3. In this case the daughter succeeded to her father's property. She was also the person bound to perform his shradh at his death. The duty in respect of funeral and annual ceremonies is laid down by writers on the ceremonial law. Rajkumar Sarvadhikari in his Tagore Law Lectures names her at p.110 as 'the person entitled to perform shradha rites on failure of the widow.' Mr. Ghose in his Hindu Law names her among the persons competent to perform the shradh, at p. 63. Sarvadhikari relies on the authority of the Dharma Sindhu from which he quotes largely. In the Bombay Sanskrit edition of the Nirnaya Sindhu, at p. 287, the author says : ' The daughter performs the shradh to the deceased father as she takes the property.' In the Shradha Kanda of Vaidianatha Dikshita, published by Narayana Sastri in Grantha characters, the daughter's duty to perform her father's shradh is laid down in pages 23 and 26. He says the daughter performs the shradh in the absence of the son, etc., and gives the order at the bottom of p. 26 thus: ' The son born, the grandson, his male descendants, the putrika putra, his descendants, the adopted son, his issue, the daughter's son who inherits, the daughter's son, the widow, the husband, the son of a co-wife, the daughter, the brother, the brother's son, etc.' The performance of the shradh being enjoined, the Nibandhana writers are agreed that a visit to a Theertha or holy place is a proper occasion for the performance of a shradh. Reference is made by Sarvadhikari in the foot-note at page 101 to the Theertha shradha on the authority of Dharma Sindhu. The Nirnaya Sindhu (Bombay Sanskrit edition) speaks of it at p. 379. The Madhaviya-published as Volume 48 of the Bombay Sanskrit series-lays down the duty of performing the shradh on occasions of visits to holy places and on the occurrence of sacred conjunctions-see pages 301 to 307. So does the Vaidhyanatha Dikshitya dwell in great elaboration on the peculiarly sacred occasions when the performance of shradh is enjoined. That the banks of the Godavari--which is a sacred river-would, according to Hindu ideas, be a fitting place for the performance of the shradh cannot be questioned. That the occurrence of the Godavari Pushkara would largely enhance the sacredness of the place is also an accepted item of orthodox belief. The gift of land is a suitable appendage to the shradh ceremonial, and is laid down in ceremonial treatises as highly meritorious. The Madhaviya at p. 436 and the Vaidhyanatha Dikshitya at p. 359 (the editions are those already referred to) refer to the gift of land as part of the shradh ceremonies. It is therefore clear that the gift in the present case of a very small extent of the father's property was in accordance with Hindu ideas as regards the daugther's duty in connection with the performance of a father's shradh on the occasion of the Godaveri Pushkara. It has sometimes been said that the gift of property is justifiable if it is in performance of indispensable acts of duty or religious necessity--see Rama v. Runga I.L.R. (1885) M. 552 and Lakshmi Narayan v. Dasse I.L.R. (1887) M. 288. In the first of these cases the sale by the widow of nearly all the property she inherited from her husband for the expenses of pilgrimage was held unjustifiable. In the second case of a gift to a pro-Brahmin introduced into a family by widows for the performance of their husbands' shradhlis, it was held that the gift was for indispensable necessity and of a small portion of the husband's property, and therefore valid. But we do not think we can lay down the rule that to justify the alienation the expenditure should be for a spiritual necessity. We have already said that the gift or expenditure should have reference to the spiritual needs of the father or husband whose property is taken. Where it was only for the widow's spiritual benefit as in Puran Dai v. Jai Narain I.L.R. (1882) A. 482 or for the endowment of a temple built by the mother-in-law as in Ram Kawal Singh v. Ram Kishore Das I.L.R. (1895) C. 506 the gift was, undoubtedly, without justification. The case of Raichunder Deb Biswas v. Sheshoo Ram Deb (1867) 7. W.R. 146 is not quite intelligible, and we are not clear that the head note is supported by the somewhat laconic judgment. It is said that the sale of the property by the daughter for the mother's shradh was invalid. The appeal itself appears to have been dismissed, which would rather support the view that the alienation was held good. But none of these cases which were relied on by Mr. Naghabhushanam is authority for the position that the alienation must be for an indispensable spiritual duty to support the alienation. It can hardly be supposed that a Hindu widow paying a visit to Gaya or Sethu is not justified in incurring reasonable expenditure for the purpose or in making a gift of land on the occasion of the shradh there performed for the spiritual benefit of her husband's soul. Mr. Justice Dwarka Nath Mitter-a high authority on such a question-held in Chowdry Jummenjoy Mullick v. Rasmoyee Dossee (1868) 10 W.R. 309 that a sale for the expenses of her husband's mother's shradh by a Hindu widow was justifiable even though the actual performer of the ceremonies was the husband's brother. We think we are warranted in holding that if the property sold or gifted bears a small proportion (which it is impossible to define more exactly) to the estate inherited, and the occasion of the disposition or expenditure is reasonable and proper according to the common notions of the Hindus, it is justifiable and cannot be impeached by the reversioner. We are obliged to express ourselves somewhat guardedly because almost every gift according to Hindu notions is as such calculated to promote spiritual merit and the occasions for the performances of ceremonies calculated to bring spiritual reward are so innumerable that almost any expenditure not for a sinful object and any alienation by way of gift may be attempted to be justified as ministering to spiritual benefit. We do not think that Hindu lawyers contemplated such an exercise of the power of alienation by a limited owner. It is to be regretted that we have not found ourselves in a position to lay down a a more definite rule for practical application. In The Collector of Masulipatam v. Cavaly Venkata Narainappa (1861) 8 M.I.A. 520 the Privy Council said : ' For religious or charitable purposes or those which are supposed to conduce to the spiritual welfare of her husband, she (the widow) has a larger power of disposition than that which she possesses for purely worldly purposes.' Their Lordships did not attempt to further define the spiritual purpose. We have endeavoured to suggest the further limitation that the spiritual purpose should be such as is regarded by the Hindu community as reasonable and proper though not absolutely necessary. We think the alienation in the present case falls within the rule.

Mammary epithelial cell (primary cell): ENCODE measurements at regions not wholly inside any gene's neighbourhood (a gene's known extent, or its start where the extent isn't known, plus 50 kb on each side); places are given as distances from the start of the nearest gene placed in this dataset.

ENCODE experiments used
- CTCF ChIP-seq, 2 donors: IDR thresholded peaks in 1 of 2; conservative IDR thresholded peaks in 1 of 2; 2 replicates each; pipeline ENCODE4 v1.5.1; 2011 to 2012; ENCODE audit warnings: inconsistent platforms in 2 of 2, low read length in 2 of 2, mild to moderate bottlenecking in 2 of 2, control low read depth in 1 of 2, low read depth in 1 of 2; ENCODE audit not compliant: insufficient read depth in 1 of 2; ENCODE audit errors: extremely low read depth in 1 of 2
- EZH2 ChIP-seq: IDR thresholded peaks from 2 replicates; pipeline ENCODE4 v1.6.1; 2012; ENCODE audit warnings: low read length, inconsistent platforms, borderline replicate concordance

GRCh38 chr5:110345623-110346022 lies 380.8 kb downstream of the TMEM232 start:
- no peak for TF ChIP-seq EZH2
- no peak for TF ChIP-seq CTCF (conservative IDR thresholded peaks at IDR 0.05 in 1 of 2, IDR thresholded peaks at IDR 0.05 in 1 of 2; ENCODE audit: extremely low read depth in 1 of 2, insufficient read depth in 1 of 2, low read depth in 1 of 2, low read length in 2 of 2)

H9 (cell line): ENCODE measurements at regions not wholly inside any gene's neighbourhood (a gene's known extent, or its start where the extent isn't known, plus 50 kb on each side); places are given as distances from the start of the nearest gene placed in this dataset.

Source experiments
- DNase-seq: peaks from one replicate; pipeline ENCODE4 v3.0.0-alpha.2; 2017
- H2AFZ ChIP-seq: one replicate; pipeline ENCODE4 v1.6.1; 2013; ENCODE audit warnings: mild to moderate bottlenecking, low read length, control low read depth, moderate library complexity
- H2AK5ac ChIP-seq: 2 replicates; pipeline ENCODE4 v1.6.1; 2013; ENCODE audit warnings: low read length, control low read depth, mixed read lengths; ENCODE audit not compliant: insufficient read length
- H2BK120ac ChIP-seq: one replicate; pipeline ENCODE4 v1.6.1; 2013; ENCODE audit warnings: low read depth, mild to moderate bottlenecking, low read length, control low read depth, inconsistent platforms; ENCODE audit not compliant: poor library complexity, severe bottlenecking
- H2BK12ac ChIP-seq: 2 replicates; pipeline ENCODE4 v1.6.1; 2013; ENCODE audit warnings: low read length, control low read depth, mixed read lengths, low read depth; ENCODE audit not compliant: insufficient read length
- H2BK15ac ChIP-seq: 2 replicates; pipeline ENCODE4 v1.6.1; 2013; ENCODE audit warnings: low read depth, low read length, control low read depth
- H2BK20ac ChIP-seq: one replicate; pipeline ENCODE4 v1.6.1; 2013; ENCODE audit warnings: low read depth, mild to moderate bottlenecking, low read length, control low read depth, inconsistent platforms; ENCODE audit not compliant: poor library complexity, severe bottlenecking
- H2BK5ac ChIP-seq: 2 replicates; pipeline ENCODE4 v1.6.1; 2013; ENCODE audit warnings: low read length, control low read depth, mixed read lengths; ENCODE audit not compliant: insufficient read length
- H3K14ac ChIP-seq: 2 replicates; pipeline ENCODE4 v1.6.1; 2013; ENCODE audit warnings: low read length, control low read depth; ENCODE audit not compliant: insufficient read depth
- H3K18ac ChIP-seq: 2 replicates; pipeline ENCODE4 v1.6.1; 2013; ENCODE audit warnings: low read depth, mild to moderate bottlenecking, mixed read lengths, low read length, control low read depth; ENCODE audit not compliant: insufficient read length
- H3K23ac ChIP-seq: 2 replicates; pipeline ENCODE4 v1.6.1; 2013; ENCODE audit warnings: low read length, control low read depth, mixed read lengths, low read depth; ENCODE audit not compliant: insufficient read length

4. We must dismiss the second appeal with costs.